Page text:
A sample edit is a short edit a freelance editor might do before taking you on as a client. You can usually request one so you can get an idea of how they work. Or the editor might decide to do one to calculate a fee based on how long it takes them to edit a small segment of your work. It can allow you to see if an editor will be a good fit for you – and vice versa! But there are some misconceptions around sample edits, particularly about whether you should pay for them or if they should be free.
Are sample edits free?
The short answer is: it depends. Some authors are under the impression that all freelance editors should offer a free sample edit, and if they don’t, they’re a scammer. This isn’t true. Lots of freelance editors do offer free samples. But there are also plenty of legitimate ones who charge for it.
I’m not sure where the misconception that samples should be free comes from. It might be because it’s common knowledge that literary agents should never charge reading fees, and if they do, they’re sketchy.
But freelance editors are different. We’re small business owners. There are no hard and fast rules. We all run our businesses in different ways. I personally charge for samples, and I’ll get into the reasoning behind that next.
Why would a freelance editor charge for a sample edit?
There are lots of reasons to unpack. The most common reasons are:
- The editor is in high demand and has to fit sample edits around existing work. If an editor is in demand, and doesn’t have a lot of time outside of their existing clients, they may choose to charge. If they spend time doing free work, that’s time taken away from their clients.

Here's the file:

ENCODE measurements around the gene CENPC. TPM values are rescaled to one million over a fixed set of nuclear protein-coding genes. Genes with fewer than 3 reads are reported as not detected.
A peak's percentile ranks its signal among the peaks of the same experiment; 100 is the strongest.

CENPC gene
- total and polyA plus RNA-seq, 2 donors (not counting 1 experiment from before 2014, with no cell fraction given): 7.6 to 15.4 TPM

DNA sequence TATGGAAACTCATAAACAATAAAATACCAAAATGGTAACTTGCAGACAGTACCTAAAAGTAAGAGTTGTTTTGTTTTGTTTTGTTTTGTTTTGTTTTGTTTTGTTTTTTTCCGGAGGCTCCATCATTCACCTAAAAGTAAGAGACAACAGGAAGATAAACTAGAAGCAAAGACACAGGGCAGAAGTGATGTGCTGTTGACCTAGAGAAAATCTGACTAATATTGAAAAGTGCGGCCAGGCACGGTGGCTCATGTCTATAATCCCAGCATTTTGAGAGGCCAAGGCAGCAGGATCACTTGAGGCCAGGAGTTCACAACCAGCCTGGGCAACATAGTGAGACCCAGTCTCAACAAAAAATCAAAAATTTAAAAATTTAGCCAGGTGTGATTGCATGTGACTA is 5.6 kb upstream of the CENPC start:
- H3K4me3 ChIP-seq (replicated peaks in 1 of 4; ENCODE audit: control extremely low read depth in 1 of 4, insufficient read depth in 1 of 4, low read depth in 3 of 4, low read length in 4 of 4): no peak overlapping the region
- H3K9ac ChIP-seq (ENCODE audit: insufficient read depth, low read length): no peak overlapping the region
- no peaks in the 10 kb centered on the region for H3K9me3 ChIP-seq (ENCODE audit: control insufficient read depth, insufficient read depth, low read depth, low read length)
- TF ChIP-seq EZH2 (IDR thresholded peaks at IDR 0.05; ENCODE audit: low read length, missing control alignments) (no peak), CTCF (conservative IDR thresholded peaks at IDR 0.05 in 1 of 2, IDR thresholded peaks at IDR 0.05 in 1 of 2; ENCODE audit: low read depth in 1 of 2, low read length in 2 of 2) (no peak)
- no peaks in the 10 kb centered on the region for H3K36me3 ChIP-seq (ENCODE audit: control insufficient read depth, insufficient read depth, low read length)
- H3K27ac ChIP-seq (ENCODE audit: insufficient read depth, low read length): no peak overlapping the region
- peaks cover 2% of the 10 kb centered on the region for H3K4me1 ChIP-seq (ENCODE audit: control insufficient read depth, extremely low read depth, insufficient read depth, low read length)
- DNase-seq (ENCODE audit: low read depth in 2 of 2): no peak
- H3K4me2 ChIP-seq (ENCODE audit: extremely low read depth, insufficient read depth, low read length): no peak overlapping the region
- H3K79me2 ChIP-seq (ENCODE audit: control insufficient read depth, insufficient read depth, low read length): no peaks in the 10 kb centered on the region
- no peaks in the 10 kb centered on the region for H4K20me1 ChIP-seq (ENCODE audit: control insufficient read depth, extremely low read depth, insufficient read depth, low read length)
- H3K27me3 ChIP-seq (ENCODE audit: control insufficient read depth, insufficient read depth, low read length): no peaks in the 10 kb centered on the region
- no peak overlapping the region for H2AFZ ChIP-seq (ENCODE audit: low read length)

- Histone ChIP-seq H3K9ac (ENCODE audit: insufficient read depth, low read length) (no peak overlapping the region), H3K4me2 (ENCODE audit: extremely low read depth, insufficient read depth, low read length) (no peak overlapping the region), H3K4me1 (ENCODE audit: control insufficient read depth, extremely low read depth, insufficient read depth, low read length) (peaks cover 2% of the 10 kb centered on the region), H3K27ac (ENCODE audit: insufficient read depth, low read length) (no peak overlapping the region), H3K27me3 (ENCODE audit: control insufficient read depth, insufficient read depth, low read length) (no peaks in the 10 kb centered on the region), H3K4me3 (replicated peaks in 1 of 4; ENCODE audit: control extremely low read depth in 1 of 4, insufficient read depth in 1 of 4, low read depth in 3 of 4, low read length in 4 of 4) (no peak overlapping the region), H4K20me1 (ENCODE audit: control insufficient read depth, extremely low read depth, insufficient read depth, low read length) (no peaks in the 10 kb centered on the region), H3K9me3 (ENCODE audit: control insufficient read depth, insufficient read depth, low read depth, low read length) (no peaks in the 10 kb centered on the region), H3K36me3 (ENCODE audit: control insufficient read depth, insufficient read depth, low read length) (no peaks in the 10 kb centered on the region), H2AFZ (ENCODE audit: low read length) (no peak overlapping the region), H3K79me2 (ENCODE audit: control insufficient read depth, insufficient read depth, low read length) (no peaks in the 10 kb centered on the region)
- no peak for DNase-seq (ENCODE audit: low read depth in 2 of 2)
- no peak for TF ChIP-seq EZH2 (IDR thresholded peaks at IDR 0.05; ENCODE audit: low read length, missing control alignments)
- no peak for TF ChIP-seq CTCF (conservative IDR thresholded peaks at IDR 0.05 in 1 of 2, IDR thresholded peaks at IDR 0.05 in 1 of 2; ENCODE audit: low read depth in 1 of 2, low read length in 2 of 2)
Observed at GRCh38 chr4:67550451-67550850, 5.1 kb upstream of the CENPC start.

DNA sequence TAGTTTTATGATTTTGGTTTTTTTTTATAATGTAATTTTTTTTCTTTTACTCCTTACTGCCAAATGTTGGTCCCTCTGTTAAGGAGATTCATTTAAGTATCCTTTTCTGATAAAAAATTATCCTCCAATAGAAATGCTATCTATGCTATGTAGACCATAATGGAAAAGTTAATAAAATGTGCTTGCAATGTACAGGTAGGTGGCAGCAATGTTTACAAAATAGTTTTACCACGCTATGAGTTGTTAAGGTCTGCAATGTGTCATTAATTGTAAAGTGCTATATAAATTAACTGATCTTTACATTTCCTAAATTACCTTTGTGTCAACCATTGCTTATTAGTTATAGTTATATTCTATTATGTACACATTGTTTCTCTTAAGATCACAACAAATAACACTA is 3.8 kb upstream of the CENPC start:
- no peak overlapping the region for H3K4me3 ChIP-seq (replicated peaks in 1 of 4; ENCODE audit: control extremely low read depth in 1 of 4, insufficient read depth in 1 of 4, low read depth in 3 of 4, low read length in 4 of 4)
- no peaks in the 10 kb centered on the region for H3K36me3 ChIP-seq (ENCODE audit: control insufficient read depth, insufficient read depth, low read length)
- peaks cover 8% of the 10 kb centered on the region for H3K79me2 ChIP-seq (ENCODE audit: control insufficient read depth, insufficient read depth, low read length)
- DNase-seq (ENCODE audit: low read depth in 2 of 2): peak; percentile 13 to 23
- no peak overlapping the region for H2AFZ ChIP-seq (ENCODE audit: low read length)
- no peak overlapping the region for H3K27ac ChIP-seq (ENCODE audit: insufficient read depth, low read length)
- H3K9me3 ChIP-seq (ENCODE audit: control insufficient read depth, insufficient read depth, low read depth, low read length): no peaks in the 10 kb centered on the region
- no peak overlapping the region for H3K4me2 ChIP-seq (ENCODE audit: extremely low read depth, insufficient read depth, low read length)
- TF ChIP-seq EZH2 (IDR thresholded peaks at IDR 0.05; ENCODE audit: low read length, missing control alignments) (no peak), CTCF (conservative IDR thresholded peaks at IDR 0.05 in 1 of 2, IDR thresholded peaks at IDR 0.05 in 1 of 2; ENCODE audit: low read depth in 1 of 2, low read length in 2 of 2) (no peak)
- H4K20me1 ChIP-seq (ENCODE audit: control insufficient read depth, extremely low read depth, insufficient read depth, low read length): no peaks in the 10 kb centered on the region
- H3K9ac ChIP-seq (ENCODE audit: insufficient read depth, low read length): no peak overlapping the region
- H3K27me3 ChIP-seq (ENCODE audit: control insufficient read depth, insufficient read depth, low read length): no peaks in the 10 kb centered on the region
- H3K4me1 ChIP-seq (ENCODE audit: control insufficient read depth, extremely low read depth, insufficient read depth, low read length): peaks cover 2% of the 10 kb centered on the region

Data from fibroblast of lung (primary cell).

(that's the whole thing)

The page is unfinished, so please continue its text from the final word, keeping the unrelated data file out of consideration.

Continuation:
- Schedule. If an editor is in demand, they likely don’t have a lot of free time and don’t want to spend that on free work.
- Some authors have been known to get “frankenedits”. A frankenedit is named after Frankenstein’s monster. Why? Well, what an author will do is send lots of samples to dozens of editors, from different sections of their work. They’ll get a free sample for each section. They do this in the hopes that they can get a complete, free edit if they contact enough editors. It’s quite a common occurrence, unfortunately. But word gets around. Like agents, freelance editors talk to each other. We usually get to know if a certain writer is contacting dozens of us for freebies, and we warn each other. Some editors prefer to charge for samples to weed this practice out. Frankenedits are wrong and unfair, taking advantage of the editor’s time and energy.
- The editor is a full-time freelancer. If an editor has another full-time job, and only edits for clients in their spare time or on the side, they might feel more comfortable providing free samples. But lots of editors are full-time freelancers, and might choose to charge for samples for this reason.
Why would a sample edit be free?
On the other side of the coin, there are reasons an editor might choose to do a free sample edit. As I mentioned above, they may have another job that makes them feel secure enough to do a bit of free work. Other reasons might be:
- To calculate a full project fee, which may end up including enough to cover a sample. Some editors do a free sample because, if they end up working with the client, the full fee would be enough to cover a short sample. But this may not always work, particularly if the author decides not to go ahead with booking the editor.
- They have a high conversion rate. If the editor knows their free samples usually lead to paid work and new clients, it may be worth it for them to take the time to do them.
- They’re new to the field and need experience. Newer freelance editors may feel more comfortable doing free samples to demonstrate their work if they’re still building a client list.
There’s no right or wrong!
I want to finish up by saying there’s no right or wrong way of doing this. Freelance editors who charge for samples are still legit. So are editors who offer free samples. I think the fact that there are more editors offering free samples has led to this idea that editors should do them for free. But the fact is, we all run our businesses differently, and no editor should be discredited for that.
As an author, go with what suits you! If you don’t feel comfortable paying for a sample, seek out an editor who offers a free one. If you don’t mind paying a small fee to find out if someone’s a good fit, then do that. It’s worth checking an editor’s website to see if they have any information on whether they do paid or free samples. If the info isn’t there, just email and ask.